STUDIO: Warner Brothers
RUNNING TIME: 93 min
Jon Heder watches the clock die at 14:59.
Jon Heder, Diane Keaton, Jeff Daniels, Anna Faris, Sarah Chalke, Dorian Missick and Eli Wallach
No matter how hard she tried, Diane Keaton couldn’t morph into Cosby.
Mama’s Boy is a film that treads familiar material. Man-children and their arrested development can be be awakened by kindness and understanding. Jeffrey Manus is another in a long line of fresh-faced dweebs that has to awaken. Throw in a wild girl and a doting mom and you’ve got the same shit as before. I want to say that Diane Keaton was able to mine something new out of this material. But, this is the crazy glove-wearing Keaton of modern times. Annie Hall was a long time ago.
Two minutes. Broom Closet. The Purple Rose of Cairo opens in Annie Hall.
When did the deluge start? After making my way through the opening look at Jeffrey’s past, I started to try and piece it all together. First-time director Tim Hamilton pieces a lot of his tale from Cameron Crowe’s early work and that all encompassing bullshit machine known as nostalgia. Mama’s Boy asks you to stomach down excuses for Jeffrey’s infantile behavior. He’s creative, but can’t find his niche.
Well, neither can I. But, I hit some Wild Turkey and try to find my way to a keyboard that I haven’t smashed. Jeffrey Manus (Jon Heder) is the hero of this picture. He never quote found his footing as a kid and now he’s a weird adult working as a bookstore display designer. Poor little Jeffrey lives with his mother that does her best to humor his bullshit. That is until Jeff Daniels shows up to whisk the lady away to a more reasonable lifestyle.
I would fuck a decent role out of her. That’s not so much a caption as a proclamation.
Naturally, it’s a battle of the wits to determine whether or not Jeffrey will grow up. Also, Anna Faris shows up and does her schtick for a bit. Faris tends to do the same thing in every movie, but I’d hit it with a brick. Eli Wallach gets a great bit role, but it only seems to serve as a reminder that the man isn’t dead yet. In the end, it all comes back to Jon Heder.
When is Heder finally going to play retarded? I don’t mean magic retard. I want to see Heder stretch into the role that his entire career has been pointing like the flaming arrow of a backwoods Kid Icarus. Years and years have shown a steady decline into the ultimate role of a retard with brute strength and the emotional capacity of Captain Pike. I don’t want to give any studios any ideas, but you know where this all leads. Jon Heder in a remote controlled bathtub living like a Spice Guild Navigator stewing in his feces.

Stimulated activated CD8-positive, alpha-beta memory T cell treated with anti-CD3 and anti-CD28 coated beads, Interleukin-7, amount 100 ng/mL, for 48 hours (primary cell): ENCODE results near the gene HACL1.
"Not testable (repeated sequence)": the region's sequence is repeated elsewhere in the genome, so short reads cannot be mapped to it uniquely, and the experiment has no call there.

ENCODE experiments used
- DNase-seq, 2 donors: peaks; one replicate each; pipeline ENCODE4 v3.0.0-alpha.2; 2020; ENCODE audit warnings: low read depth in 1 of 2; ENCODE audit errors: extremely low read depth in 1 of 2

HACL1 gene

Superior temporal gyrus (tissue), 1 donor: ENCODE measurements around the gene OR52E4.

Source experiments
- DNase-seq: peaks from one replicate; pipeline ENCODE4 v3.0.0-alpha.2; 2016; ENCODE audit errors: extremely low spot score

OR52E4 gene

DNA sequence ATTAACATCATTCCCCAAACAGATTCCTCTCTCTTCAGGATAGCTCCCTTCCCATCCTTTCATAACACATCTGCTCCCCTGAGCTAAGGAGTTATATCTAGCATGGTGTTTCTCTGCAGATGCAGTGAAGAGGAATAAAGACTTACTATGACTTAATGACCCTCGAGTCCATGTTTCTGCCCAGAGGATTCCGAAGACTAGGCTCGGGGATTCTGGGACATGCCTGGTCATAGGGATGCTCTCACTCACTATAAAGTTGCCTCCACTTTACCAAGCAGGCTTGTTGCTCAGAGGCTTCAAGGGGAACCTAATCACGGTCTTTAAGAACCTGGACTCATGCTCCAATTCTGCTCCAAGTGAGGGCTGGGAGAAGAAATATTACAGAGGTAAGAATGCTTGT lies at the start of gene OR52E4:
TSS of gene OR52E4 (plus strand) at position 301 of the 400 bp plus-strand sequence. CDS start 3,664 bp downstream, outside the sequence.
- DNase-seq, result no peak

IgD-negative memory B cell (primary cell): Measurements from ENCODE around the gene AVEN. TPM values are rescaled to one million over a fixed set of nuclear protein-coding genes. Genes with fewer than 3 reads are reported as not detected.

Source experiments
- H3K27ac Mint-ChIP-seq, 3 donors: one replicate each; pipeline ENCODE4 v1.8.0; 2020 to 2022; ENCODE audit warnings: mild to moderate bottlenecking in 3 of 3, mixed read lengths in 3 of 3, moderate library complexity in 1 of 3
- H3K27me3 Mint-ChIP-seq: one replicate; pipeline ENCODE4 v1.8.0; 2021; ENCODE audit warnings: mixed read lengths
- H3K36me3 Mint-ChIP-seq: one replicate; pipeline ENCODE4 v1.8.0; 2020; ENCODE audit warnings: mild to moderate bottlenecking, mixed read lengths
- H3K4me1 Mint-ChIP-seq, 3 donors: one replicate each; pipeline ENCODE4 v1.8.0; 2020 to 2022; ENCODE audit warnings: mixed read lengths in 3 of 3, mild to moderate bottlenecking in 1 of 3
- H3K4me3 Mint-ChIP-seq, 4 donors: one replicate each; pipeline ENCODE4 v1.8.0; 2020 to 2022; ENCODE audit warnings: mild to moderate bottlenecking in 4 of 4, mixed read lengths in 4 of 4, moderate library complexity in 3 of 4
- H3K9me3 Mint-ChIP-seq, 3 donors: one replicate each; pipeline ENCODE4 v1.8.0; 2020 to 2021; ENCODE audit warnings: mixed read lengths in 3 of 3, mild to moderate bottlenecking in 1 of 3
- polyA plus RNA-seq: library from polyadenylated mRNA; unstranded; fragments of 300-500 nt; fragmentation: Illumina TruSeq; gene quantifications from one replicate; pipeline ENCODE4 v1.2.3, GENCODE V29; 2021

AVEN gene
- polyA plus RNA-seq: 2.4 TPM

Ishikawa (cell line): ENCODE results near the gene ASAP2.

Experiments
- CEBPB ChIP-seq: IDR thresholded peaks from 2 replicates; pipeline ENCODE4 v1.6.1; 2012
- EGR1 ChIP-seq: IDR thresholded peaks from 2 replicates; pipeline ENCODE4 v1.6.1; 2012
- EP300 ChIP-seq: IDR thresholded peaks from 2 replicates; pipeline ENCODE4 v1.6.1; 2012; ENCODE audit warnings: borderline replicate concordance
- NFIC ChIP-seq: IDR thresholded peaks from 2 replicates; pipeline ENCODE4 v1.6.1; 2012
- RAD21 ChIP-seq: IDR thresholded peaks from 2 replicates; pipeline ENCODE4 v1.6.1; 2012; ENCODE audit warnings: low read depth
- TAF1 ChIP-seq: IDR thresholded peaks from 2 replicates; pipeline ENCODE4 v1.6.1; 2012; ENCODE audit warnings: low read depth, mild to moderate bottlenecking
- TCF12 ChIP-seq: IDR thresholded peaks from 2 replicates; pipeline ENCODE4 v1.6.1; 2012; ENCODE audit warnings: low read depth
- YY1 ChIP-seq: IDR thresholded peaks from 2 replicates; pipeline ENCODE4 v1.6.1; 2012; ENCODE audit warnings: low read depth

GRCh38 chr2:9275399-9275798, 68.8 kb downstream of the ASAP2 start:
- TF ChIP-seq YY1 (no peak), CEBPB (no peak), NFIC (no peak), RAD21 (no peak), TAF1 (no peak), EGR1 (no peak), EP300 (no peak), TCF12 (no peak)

Keanu wasn’t willing at first. I told him that if he could deal with the prolapsed anus, that doors would open. The kind of doors that only Jan de Bont and Jeff Daniels could open. We didn’t really do much. Jan got bored and I did some more lines. But, Keanu knew the score. To get from Parenthood to Devil’s Advocate, it’s going to take a sore ass, patience and the ability to cry softly into pleather couch cushions.
Mama‘s Boy arrives on DVD with a limp-dick disc. I don’t see why Warner Brothers should’ve went to the nines for this release. Hell, they were wise to up their rental chances by slapping on a cheap pan and scan transfer. But, I don’t want to discuss rental and sales models with you, people. Hell, that’s part of the reason why this review is going up later than I wanted.
Look, I didn’t know that was going to happen. It’s just that I see a hole, I see a problem. I like to solve problems and…I’ll just shut up.
The A/V Quality is pretty fair. I didn’t notice much edge enhancement, but there was nothing on the disc to really win you over. The audio is a fair mix that didn’t experience any dropout. The additional scenes were forgettable, but what made the experience for me was the director’s commentary. I’ve never heard such a damning audio track for a first-time director. It’s almost like he a laundry list of areas that he failed and he made a point to fixate on them.
In the end, Mama‘s Boy is dismissible. That’s one of the worst things you can lobby at a film. Sure, it doesn’t make it the poorest slice of fiction since The Protocols of Zion, but it tells the audience something. It says that it’s a product that’s made to be ignored. No one can take anything you have to say seriously, if your work isn’t serious.
Jared Hess goes boldly where many men have gone before.